When applying for a new job and receiving the opportunity to make it through to the round of interviews, it may be a bit tricky stopping yourself from providing a load of facts, aspects or achievements that occurred throughout your life. Although it is good to share, it is oversharing that may be your downfall.
Below are a few tips to avoid unecessary blabbering in an interview – also colloquially coined as verbal diarrhoea.
Pause before answering
When asked a question by the interviewer, press pause and first think about how you can answer the question and articulate your response rationally, suggests Indeed (a job site that gives individuals free access to search for jobs and they like). “If you have several ideas about how to respond, choose one area of focus so you can keep your answer concise.”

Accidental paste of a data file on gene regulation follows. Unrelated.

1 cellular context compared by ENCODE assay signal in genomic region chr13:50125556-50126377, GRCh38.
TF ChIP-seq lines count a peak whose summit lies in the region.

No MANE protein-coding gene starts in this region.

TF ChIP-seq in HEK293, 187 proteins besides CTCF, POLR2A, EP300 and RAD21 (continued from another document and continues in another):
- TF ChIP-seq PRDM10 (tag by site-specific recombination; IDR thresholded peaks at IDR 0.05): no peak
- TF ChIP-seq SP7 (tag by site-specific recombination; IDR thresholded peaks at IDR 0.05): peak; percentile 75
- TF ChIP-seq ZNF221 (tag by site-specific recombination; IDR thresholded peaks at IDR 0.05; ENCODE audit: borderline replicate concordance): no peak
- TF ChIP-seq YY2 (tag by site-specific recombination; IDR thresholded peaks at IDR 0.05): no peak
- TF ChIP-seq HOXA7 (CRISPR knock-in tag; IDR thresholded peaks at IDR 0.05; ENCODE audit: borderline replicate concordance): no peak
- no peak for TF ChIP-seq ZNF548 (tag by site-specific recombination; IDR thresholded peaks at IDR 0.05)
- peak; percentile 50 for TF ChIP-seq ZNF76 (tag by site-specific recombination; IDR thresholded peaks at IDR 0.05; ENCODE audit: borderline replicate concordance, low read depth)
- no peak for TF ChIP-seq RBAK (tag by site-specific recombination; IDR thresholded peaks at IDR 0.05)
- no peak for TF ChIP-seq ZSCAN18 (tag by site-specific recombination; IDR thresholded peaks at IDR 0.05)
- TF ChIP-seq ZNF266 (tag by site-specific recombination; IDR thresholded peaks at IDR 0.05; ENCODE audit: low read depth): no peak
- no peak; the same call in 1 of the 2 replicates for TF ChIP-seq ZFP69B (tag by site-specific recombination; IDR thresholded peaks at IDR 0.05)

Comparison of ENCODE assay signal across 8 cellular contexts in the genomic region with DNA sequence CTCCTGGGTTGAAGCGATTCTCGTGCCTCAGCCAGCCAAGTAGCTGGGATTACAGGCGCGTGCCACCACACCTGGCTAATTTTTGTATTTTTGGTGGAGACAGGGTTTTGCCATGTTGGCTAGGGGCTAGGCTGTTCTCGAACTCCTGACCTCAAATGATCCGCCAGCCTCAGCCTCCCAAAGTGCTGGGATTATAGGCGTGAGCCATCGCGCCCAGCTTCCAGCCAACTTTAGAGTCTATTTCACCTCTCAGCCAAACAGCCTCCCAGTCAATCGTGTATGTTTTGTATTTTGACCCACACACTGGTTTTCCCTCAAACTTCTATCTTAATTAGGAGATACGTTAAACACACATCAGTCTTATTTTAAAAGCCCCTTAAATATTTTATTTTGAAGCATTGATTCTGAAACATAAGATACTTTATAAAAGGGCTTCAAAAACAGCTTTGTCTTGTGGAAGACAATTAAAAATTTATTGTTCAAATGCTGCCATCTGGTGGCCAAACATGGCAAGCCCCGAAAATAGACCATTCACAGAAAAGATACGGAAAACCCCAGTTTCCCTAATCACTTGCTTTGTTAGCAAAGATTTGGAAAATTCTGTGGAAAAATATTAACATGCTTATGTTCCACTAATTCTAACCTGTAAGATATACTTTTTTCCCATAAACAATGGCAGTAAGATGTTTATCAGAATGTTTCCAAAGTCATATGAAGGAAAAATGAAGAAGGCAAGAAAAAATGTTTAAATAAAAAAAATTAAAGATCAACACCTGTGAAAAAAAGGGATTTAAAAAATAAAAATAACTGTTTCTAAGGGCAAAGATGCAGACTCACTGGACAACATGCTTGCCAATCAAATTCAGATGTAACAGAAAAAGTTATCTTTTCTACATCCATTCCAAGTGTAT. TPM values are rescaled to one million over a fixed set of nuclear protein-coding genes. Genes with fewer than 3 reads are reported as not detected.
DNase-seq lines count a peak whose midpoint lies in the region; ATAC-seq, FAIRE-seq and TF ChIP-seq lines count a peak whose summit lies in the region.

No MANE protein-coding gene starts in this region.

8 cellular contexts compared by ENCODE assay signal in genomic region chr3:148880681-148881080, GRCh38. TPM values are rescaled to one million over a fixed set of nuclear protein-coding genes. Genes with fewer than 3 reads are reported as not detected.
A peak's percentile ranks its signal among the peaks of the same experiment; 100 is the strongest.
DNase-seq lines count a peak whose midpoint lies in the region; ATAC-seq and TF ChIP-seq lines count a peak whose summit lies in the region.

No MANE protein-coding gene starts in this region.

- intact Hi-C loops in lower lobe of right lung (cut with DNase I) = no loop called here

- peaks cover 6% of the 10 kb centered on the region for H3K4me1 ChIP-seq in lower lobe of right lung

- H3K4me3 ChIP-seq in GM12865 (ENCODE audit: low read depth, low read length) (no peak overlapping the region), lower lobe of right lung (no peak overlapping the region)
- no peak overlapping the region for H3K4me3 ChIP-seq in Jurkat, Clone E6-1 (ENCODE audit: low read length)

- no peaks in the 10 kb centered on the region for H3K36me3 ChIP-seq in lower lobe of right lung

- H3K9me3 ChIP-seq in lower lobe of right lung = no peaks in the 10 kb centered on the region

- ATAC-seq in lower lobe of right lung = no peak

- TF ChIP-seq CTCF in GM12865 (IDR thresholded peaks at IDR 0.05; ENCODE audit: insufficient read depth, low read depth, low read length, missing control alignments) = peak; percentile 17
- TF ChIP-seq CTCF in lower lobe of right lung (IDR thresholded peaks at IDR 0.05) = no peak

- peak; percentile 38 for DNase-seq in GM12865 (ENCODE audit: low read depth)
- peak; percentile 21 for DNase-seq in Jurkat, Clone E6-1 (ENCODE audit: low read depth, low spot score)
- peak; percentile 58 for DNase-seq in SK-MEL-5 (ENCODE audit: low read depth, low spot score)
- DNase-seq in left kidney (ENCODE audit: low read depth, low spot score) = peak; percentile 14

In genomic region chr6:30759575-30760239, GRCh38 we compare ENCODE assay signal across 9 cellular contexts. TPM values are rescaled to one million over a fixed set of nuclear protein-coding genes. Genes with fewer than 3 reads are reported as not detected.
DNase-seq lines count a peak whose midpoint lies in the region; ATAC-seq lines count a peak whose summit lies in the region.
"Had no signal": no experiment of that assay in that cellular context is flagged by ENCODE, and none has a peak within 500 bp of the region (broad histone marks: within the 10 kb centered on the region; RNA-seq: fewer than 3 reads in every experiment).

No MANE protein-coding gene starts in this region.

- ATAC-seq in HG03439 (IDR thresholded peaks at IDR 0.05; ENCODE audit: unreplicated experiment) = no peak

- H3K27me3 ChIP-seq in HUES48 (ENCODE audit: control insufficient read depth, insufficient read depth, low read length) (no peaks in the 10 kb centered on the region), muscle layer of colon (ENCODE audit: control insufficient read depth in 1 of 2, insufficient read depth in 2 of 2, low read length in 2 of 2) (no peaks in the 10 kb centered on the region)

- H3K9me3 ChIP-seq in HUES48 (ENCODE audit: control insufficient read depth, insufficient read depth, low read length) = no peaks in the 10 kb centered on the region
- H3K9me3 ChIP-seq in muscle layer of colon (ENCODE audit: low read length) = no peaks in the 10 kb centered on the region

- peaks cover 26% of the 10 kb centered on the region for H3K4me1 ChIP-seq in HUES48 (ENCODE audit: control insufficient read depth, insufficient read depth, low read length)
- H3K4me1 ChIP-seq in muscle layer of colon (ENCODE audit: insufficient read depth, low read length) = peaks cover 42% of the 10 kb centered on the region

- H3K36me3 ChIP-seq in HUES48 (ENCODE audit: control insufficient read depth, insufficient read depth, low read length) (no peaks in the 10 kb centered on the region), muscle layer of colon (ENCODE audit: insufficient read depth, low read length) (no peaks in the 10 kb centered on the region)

Slow down your speech
Indeed also notes that it is crucial to think consciously about the rate at which you are speaking when responding to a question during an interview. If you feel that at some point you are speaking too fast, try to take a short pause between sentences and maintain eye contact (this often helps people slow down their speech).
Recognise when you are rambling
“Learn to be more mindful so that you notice your triggers,” says LinkedIn, the world’s largest professional network. “Notice the sensations building inside of you, perhaps a pulse in your head, or a knot in your stomach or your chest tightening.”
Breath in… breath out
The oxygen you take in will help you compose your thoughts and bring you back to the present moment, LinkedIn states. Think about what you want to achieve with your answer.
If you notice that your answers are becoming longer during the interview, ask the employer if you are providing an appropriate level of detail in your answers. Providing an example, Indeed says, “When answering a behavioural question that may take longer to explain, you can pause to ask the employer whether you are giving them the examples they want to hear in your response.” This engagement will help to keep your responses short.
Also see: How to handle a job rejection